Think of a city. Any city at all, anywhere in the world—maybe even your home city. What characteristics first come to mind? Is it the impressive buildings, or perhaps the fancy restaurants and luxurious retail shops? What about traffic jams and the fact that automobiles contribute to greenhouse gas emissions? Now, that is not aesthetically pleasing nor is it sustainable. After all, what’s green about traffic congestion and global warming? The thousands of cars driven in major cities contribute to 30% of greenhouse gas emissions, and the concrete used to create our roads and sidewalks increase the chance of flooding. However, what if there were ways to make a city green and still have them serve as the metropolitan areas they are today? There may be many issues to address, but cutting greenhouse gas emissions is a great start.
Unfortunately, the past few decades have emphasized the drastic need for individual cars. Most people today require an automobile to even leave a neighborhood, not to mention the fact that it takes an average citizen at least 10 minutes by car to reach a supermarket. Even if one were to have the option to walk or bike to a destination, oftentimes there are little to no sidewalks or bike lanes available, making pedestrian life not possible in many areas. Is the answer to just ditch all automobile use and go back to horses and wagons?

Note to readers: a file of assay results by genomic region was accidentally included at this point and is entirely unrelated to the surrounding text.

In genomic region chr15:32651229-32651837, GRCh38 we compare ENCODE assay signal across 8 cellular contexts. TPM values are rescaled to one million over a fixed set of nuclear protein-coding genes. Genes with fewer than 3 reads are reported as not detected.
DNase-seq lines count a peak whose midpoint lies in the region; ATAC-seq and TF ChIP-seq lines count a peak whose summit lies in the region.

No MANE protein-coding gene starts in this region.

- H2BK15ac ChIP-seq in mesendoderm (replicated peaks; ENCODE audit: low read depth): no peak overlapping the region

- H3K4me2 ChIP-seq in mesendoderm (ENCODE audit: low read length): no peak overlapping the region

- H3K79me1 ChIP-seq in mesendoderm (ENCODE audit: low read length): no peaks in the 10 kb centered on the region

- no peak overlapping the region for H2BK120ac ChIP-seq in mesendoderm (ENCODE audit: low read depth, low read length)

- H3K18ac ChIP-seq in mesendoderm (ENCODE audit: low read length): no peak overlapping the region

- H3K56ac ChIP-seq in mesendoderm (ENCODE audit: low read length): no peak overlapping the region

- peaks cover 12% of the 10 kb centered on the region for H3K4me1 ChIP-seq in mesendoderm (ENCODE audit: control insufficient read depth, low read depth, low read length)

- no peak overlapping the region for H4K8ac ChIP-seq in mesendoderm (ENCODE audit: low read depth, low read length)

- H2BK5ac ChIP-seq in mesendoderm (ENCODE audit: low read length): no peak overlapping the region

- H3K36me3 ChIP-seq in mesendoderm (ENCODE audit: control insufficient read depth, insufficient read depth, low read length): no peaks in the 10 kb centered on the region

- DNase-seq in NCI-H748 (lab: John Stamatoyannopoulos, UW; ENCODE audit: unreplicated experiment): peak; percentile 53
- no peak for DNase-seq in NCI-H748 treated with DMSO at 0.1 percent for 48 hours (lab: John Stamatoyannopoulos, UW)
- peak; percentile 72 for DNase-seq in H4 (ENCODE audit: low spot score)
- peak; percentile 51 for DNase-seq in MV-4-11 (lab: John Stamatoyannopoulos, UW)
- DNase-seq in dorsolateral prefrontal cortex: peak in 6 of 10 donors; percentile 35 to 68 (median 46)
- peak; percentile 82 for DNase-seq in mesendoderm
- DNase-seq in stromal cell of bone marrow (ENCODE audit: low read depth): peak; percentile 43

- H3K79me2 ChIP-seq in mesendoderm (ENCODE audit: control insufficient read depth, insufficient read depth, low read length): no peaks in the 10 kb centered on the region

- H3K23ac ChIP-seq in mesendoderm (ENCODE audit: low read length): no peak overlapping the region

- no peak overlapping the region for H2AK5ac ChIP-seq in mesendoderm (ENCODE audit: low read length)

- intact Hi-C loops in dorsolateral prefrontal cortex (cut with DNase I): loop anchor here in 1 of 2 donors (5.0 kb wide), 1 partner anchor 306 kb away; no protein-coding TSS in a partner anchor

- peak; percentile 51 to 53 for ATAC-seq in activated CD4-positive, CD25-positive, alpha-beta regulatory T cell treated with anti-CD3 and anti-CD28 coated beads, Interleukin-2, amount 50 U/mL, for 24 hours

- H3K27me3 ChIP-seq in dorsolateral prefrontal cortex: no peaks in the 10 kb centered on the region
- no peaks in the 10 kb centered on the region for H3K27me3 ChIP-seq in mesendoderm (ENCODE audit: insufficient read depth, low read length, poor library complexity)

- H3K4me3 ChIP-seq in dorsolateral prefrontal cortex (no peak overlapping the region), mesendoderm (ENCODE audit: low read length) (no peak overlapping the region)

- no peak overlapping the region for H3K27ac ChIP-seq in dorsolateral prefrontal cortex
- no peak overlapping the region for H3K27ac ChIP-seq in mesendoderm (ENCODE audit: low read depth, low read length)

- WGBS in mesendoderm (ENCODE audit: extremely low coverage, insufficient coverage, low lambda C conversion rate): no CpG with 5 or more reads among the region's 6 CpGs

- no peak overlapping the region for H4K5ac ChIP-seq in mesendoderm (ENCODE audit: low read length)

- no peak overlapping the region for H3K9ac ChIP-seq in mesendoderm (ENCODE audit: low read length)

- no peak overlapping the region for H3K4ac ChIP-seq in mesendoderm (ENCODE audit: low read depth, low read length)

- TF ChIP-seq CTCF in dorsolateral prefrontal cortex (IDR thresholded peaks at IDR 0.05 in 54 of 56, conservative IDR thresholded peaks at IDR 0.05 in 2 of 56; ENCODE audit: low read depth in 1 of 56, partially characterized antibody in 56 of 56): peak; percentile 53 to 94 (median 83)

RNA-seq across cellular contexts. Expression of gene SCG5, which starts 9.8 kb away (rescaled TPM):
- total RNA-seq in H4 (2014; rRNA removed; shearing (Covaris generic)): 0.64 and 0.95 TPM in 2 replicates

Although that solution would definitely cut down greenhouse gas emissions, that answer is not realistically possible. What if instead of eliminating cars, we carpooled more often? Made bus systems more available everywhere? Sharing the drive may not only drastically cut carbon dioxide emissions, but they may also motivate people to walk and bike more. Accessibility to bike and pedestrian lanes can aid in making people more physically active, which in turn can lead into making a community healthier. In addition, having to commute with others increases the amount of social space within a community, which in the long run can have incredible impacts as well. We should aim to make communities more pedestrian and bike friendly to aid in ensuring a greener and more sustainable future. By reducing carbon dioxide emissions and promoting more physical activity, not only does an individual person benefit, but the world as a whole can benefit.